2017 Tribeca Film Festival: It goes without saying that Quinn Shephard is an impatient actress. That’s a compliment, too. Unwilling to wait years before making her filmmaking debut, the 22-year-old actress has written, directed, edited and starred in “Blame,” an ambitious high school-set drama. A quadruple threat, any work that Shephard managed here would be worthy of some praise, but this is a tricky movie to pull off. A dark drama/morality tale, it’s a little on the nose and lacking subtlety, but the good very much outweighs the bad. “Blame” is one of the better Tribeca titles this year and announces Shephard as someone to keep a very close eye on.
A retelling of “The Crucible” but set in high school, “Blame” walks a fine line. It’s not a tongue-in-cheek modern adaptation, but it’s not a direct remake either. Closer in tone and feel to “O” than “10 Things I Hate About You,” though always its own beast, “Blame” really goes deep into the drama of it all. Without any overly likable characters, it can be a hard sit, but the strong filmmaking and performances guide the film.
After a stint away from school due to a breakdown last year, Abigail Grey (Shephard) is back at the start of the new school year. Mocked as “Sybil” by mean girl Melissa Bowman (Nadia Alexander), Abigail is very much an outsider. Then, in their drama class, a substitute takes over. Their regular teacher has gone into labor, so now Jeremy Woods (Chris Messina) is teaching the class. He opts to have them read and perform “The Crucible” in a showcase, something that sparks both Abigail and Melissa.
Aware of the class dynamics, Jeremy chooses Abigail to play the lead over Melissa, something that makes the vindictive latter young lady only more bitter and determined to ruin the former. As Abigail and Jeremy grow close, Melissa tasks her second in command Sophie Grant (Sarah Mezzanotte) to help bring Abigail down. Through it all, we see everyone’s less than ideal home lives, suggesting why the poor decisions to come are not all their own doing. Those familiar with Arthur Miller‘s classic play will have an idea where things go, though the resolution here is a bit different.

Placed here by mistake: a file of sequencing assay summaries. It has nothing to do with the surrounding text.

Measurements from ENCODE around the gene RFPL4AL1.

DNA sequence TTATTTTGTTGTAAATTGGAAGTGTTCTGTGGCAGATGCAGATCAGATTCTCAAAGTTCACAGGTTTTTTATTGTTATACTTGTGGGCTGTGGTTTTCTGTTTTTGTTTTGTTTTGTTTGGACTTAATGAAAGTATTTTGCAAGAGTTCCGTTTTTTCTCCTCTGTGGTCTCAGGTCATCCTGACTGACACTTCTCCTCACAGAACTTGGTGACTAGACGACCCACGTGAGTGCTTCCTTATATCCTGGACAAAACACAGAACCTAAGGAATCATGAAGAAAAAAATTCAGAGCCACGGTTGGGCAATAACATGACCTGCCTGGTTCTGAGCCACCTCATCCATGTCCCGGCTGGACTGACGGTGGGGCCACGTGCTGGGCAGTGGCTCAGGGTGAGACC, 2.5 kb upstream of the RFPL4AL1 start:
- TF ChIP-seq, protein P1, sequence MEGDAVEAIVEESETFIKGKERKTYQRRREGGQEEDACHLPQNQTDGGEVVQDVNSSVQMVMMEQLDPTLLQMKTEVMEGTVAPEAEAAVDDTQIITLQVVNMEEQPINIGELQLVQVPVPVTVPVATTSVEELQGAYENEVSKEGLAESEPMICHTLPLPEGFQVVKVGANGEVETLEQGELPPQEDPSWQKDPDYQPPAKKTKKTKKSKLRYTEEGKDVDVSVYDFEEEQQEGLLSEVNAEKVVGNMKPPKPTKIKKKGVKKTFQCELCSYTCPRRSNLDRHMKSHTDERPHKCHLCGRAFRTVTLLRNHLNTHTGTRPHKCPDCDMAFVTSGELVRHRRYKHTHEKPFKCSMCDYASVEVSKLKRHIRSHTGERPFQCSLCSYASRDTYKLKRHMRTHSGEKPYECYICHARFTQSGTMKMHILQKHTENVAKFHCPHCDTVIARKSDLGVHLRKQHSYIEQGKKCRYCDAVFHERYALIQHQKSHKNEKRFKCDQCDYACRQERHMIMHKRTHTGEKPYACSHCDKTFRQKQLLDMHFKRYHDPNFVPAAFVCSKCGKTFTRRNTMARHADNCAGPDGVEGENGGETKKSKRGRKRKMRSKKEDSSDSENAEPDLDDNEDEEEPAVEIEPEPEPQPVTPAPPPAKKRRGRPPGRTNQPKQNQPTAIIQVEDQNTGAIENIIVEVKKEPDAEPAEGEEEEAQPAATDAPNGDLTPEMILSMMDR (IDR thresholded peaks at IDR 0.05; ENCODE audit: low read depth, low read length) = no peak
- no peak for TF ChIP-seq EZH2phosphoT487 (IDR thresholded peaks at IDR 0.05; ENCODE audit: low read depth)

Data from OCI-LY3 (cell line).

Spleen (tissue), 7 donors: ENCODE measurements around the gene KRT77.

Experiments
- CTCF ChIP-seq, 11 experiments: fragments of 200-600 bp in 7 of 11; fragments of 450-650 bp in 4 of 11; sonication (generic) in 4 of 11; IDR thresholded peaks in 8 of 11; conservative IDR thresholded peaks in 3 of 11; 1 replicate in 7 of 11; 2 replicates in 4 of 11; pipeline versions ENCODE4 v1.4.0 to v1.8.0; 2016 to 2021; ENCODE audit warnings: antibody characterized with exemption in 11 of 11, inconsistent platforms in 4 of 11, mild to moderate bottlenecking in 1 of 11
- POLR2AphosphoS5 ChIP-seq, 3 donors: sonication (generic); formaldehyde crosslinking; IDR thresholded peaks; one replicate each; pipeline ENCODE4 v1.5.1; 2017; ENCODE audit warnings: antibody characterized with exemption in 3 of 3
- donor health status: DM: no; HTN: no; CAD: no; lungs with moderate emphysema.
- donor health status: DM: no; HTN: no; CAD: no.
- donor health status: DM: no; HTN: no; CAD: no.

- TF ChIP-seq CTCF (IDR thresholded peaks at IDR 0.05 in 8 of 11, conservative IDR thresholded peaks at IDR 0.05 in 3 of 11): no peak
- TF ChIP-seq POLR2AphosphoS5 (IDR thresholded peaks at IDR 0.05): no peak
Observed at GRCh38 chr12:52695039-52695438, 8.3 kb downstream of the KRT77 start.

Quinn Shephard is at her best directing “Blame,” though her writing and acting are strong as well. There’s just a confidence on hand in her filmmaking that’s front and center. Co-writing with Laurie Shephard, there’s just the right amount of parallels between Miller’s play and this film. If she can pull off co-writing, editing, directing and starring in something like this, then the sky is the limit for her.
Helping to strengthen the movie are the other performances, notably Nadia Alexander. Not only does she effectively portray an absolutely monstrous teenager, she also adeptly humanizes her. In fact, her quieter moments at the end are nearly heartbreaking. Sarah Mezzanotte is solid yet underused, while Chris Messina is even more low-key than usual. Both are exactly who they need their characters to be. Also on hand are Tessa Albertson, Tate Donovan, Trieste Kelly Dunn, Luke Slattery and more.
If there’s a lack of subtlety on display here, it’s balanced by committed performances and a consistent mood. “Blame” won’t blow many people away, but it’s an amazing calling card for Shephard. Not only does she have a future both in front of and behind the camera, I’d watch for Alexander as well. They’ve both got the goods. When this one moves beyond Tribeca, it’s worth checking out.